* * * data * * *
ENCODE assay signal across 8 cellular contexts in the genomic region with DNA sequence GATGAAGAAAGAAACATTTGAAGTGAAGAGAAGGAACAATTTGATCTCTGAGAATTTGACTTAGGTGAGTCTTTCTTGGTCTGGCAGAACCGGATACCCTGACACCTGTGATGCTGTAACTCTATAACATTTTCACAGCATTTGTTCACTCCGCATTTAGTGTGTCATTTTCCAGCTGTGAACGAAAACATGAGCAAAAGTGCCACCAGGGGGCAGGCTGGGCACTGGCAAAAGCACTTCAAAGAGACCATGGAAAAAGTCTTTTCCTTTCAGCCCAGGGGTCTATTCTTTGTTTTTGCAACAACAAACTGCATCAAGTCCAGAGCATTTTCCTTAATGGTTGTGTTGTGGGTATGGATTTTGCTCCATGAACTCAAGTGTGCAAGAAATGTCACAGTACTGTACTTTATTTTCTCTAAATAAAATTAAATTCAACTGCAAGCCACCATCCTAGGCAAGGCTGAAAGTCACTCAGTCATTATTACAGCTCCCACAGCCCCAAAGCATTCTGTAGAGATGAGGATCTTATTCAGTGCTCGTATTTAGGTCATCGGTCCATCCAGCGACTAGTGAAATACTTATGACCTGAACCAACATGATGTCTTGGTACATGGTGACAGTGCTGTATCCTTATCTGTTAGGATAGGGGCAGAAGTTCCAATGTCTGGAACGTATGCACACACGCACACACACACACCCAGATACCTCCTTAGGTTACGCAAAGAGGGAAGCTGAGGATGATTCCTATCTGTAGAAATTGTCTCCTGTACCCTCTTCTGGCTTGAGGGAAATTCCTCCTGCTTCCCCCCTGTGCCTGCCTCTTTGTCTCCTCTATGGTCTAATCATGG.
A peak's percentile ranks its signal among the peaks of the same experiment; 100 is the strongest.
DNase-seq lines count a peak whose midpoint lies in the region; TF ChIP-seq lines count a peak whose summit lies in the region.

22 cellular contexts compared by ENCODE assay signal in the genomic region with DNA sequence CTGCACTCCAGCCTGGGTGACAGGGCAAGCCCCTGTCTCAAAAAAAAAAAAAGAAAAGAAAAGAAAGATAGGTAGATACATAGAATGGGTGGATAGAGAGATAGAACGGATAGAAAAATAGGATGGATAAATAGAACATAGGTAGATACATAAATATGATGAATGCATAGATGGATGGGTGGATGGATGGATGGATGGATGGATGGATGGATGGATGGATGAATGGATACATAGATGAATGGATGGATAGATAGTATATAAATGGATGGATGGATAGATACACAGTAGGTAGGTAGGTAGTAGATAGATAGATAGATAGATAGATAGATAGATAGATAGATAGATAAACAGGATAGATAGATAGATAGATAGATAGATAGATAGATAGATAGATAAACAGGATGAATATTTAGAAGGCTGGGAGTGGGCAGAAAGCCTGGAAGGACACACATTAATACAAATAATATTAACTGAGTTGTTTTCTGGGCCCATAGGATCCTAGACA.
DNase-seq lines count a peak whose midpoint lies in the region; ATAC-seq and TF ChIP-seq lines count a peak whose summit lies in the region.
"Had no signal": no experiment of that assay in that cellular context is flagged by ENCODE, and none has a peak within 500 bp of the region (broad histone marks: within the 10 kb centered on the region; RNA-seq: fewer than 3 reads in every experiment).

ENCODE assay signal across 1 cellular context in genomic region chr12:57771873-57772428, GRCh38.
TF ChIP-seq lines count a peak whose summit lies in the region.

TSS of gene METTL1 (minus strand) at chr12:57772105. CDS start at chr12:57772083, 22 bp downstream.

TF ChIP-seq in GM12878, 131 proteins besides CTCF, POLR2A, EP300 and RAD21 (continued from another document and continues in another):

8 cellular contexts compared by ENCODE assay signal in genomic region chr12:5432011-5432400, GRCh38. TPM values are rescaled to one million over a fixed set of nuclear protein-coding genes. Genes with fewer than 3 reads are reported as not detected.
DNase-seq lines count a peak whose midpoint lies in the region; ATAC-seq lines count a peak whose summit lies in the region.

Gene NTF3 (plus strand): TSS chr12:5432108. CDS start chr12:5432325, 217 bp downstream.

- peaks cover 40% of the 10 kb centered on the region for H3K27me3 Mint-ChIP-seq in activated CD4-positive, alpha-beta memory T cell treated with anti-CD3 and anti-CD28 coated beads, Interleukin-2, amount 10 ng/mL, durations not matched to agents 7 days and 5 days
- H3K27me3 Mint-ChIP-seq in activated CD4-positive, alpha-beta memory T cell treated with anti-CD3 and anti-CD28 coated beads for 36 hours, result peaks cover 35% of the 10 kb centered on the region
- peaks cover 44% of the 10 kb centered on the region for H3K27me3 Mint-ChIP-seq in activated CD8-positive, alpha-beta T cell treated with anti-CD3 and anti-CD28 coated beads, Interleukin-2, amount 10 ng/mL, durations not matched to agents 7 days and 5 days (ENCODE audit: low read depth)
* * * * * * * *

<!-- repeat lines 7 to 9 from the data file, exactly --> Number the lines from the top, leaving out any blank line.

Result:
ENCODE assay signal across 1 cellular context in genomic region chr12:57771873-57772428, GRCh38.
TF ChIP-seq lines count a peak whose summit lies in the region.

TSS of gene METTL1 (minus strand) at chr12:57772105. CDS start at chr12:57772083, 22 bp downstream.